What's the deal with Solnews.com? Are they just stealing Jay's writing, or do they have a deal with TTAC to use its content? http://car.solnew.com/2006/09/06/jay-shoemaker%E2%80%99s-pet-peeve-revealed/

  • HenriDeschamps HenriDeschamps on Feb 05, 2007

    Boy Jay, you sure hit a nerve. It is probably because deep down your article highlights in its pathethic glory the fundemental paradox of American Life: On one hand the desire to eliminate risk and be protected from every ill, on the other the desire for personal freedom, both meeting a very sick judicial framework, all that in direct contradiction with traditional american values of individual responsability and self-reliance. Unfortunately the judicial system and courts have decided to coddle the masses: "Us Downtrodden"; by giving everyone a shot at the judicial lottery - disguised as an Operetta where the protaganists: insurance companies and attorneys, quickly become the "heroes", and true beneficiaries, to the detriment of said downtrodden. When something goes wrong it is seen by the downtrodden as an opportunity to get rich; much surer than any Powerball. Nothing short of a cultural revolution which ends up in the supreme court and which pulls things back towards a more "individual responsabilty" direction will remove our stickers. Stickers, and more seditiously, the "dangerous instrumentality law" are a case in point. As an owner of a vehicle you are the one at fault, versus the user of said vehicle. Elsewhere in the world the user of something is resposnable for knowing how to use it, and if he blows it, he pays directly, and not in money, by the sanctions of society, usually jail if the misdeed is big enough. That is where the proverbial buck stops in every respect: a) no money exchanges hands b) the one who did the deed pays the bill with his life freedom. Because when all is said and done, what he has removed from others is their life freedom. We have traded an eye for an eye for an eye for a buck. I guess everything is for sale. Taken to it's logical conclusion of passing the buck, the dangerous instrumentality law should mean in theory that you can sue the mine and miner who mined the ore to make the metal which did not protect you, and travel back in history to seizing the assets of the guy and his heirs who invented the wheel. If we cannot reform the system, then when in Rome... I think a good use of our efforts might be to sue the sticker manufacturers for distraction. Very Monk, but it will probably stick. Surely a class action lawsuit as ridiculous as that could make it to the supreme court because it sure does bring front and center a cultural paradox worthy of our attention. A bit risky though because instead of getting it, it could lead to the courts removing stickers but hard wiring rev limitors in our brains. Elsewhere in the world, surprisingly enough, you are individually responsable for your failures, and are fined and/or go to jail for a very long time, versus becoming a cash cow. Then the society attends to the best of its abilities to other non-essential items like universal education and universal healthcare. Unfortunately if stickers exist we need only look at ourselves in the rear-view mirror to see why, we put them there. If we want them out we can only cover them with our own stickers, personal rebellion at its finest, or create a tidal wave back towards self-reliance and individual responsability. Careful though because the way things stand today, if you covered your stickers, and someone uses your car, you have undertaken on your measly shoulders the liability they so eloquently symbolize. Yep, it's pretty sick, the question is what can be done to make it better. Those small things like the stickers are nothing less that the tip of a very big iceberg. It seems if all the car folks and attorneys of like mind got together and found the right class action suit by whose very nature those small things are properly challenged it could be fun. Until then, Woe is us downtrodden.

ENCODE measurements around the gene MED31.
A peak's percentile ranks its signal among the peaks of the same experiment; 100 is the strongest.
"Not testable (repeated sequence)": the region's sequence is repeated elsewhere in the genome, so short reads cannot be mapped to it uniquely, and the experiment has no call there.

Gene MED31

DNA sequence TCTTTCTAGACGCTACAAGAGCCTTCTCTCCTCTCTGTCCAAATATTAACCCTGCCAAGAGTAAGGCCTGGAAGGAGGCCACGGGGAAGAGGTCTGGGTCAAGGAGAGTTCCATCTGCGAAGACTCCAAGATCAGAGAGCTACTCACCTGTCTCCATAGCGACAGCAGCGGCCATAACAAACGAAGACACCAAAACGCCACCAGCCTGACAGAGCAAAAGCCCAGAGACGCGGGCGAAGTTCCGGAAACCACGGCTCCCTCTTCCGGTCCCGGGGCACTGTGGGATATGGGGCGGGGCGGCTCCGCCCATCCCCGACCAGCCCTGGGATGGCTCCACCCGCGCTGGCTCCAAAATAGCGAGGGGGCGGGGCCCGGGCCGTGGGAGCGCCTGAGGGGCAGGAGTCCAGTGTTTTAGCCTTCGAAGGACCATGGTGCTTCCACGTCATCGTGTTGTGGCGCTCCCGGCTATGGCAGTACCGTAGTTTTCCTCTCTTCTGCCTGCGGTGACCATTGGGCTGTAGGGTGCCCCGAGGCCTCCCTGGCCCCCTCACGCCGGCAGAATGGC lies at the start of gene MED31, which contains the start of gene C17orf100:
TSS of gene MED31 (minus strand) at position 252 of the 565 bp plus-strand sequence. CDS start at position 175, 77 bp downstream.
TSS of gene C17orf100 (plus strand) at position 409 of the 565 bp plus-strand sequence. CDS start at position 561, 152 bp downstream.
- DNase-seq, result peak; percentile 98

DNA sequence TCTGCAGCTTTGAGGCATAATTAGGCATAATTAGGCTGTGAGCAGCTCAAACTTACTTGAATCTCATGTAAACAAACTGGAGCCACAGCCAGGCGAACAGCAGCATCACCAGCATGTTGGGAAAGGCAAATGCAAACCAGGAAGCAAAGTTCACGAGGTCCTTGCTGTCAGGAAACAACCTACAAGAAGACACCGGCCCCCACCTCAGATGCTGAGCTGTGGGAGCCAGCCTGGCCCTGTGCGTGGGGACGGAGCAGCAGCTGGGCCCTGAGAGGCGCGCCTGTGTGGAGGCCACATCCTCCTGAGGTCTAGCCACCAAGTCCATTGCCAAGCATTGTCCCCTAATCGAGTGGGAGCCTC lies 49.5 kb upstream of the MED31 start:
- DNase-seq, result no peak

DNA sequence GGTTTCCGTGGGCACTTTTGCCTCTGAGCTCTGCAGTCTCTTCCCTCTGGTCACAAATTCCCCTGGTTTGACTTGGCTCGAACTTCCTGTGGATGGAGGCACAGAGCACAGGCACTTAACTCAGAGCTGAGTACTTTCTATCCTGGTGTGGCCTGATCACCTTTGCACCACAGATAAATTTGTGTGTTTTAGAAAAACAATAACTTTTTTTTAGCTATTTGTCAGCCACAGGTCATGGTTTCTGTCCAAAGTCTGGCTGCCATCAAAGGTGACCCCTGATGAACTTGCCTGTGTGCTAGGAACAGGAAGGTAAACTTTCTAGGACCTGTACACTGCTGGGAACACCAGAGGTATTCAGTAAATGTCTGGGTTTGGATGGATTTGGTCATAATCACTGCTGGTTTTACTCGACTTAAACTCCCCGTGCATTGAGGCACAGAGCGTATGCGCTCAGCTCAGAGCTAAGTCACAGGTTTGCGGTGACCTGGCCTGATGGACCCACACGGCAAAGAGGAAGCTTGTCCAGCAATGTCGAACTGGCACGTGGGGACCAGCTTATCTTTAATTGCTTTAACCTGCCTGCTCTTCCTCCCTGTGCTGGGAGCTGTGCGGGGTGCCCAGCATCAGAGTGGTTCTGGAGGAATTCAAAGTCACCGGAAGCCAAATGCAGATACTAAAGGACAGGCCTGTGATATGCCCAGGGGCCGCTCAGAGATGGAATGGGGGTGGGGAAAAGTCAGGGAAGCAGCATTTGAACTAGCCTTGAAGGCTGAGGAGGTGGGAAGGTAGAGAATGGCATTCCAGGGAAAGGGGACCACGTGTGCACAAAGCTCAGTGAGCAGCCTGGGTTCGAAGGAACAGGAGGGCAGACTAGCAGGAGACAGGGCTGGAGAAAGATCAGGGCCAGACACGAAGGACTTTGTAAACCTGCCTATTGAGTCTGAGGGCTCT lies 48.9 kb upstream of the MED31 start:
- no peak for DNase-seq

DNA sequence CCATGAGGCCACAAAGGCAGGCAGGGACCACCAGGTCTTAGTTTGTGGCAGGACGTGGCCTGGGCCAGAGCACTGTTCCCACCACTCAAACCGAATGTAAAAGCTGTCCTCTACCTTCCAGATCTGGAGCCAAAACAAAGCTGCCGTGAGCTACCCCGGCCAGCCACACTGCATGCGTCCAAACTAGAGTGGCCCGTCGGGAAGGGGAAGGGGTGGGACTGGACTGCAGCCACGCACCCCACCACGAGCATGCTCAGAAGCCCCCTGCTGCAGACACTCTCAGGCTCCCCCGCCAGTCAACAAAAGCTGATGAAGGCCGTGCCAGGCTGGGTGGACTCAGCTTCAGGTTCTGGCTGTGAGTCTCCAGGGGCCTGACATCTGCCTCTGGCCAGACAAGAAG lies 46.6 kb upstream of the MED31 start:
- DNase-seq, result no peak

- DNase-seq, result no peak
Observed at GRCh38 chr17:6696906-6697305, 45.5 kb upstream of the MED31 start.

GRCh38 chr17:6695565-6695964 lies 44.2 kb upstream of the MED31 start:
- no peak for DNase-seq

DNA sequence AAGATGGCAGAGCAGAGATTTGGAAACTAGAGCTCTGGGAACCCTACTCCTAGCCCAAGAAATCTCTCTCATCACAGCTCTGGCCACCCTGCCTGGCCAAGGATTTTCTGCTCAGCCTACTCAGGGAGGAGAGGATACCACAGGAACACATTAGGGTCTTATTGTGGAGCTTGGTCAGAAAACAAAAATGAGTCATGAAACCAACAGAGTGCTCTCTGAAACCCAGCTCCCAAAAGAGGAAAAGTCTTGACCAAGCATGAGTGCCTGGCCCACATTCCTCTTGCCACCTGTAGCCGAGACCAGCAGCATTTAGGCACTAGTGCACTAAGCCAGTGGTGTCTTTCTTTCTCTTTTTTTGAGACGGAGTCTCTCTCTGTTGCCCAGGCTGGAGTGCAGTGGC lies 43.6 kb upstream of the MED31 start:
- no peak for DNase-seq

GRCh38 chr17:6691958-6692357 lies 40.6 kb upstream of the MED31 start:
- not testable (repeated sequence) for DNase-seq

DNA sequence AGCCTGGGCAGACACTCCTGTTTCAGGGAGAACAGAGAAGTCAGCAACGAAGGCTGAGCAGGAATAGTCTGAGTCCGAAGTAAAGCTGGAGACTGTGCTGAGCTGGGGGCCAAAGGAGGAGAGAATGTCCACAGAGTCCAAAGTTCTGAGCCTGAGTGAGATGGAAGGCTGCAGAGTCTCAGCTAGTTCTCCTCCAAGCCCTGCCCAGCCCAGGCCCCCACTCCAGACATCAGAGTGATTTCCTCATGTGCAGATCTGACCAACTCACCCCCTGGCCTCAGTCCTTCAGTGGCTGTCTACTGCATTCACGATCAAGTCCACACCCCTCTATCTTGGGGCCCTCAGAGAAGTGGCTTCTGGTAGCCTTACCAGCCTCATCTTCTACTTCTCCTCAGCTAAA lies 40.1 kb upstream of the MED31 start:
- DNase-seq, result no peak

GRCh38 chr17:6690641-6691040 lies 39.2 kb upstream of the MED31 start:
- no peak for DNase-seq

• EBFlex Ford finally making a good decision although they should shut down their EV operations and investment all together. Why lose that money too?
  • Mike Lol. This is the king of suvs. And its made by GM.Why is everyone trashing it?Top of its its class for a quarter century.
  • Frank Drove past there last week, plant has a huge poster of a bronco on the outside. I was thinking "Is that where they build the new broncos?" I know they use to make the Edge and that other mundane SUV there but I believe both have been canned.
  • CanadaCraig Toyota saw this coming. So good for them for being courageous enough to say, "Wait a minute. Let's not rush into anything."
  • Rna65689660 As the previous owner of a Triumph, and current owner of a MINI, I say, LOL!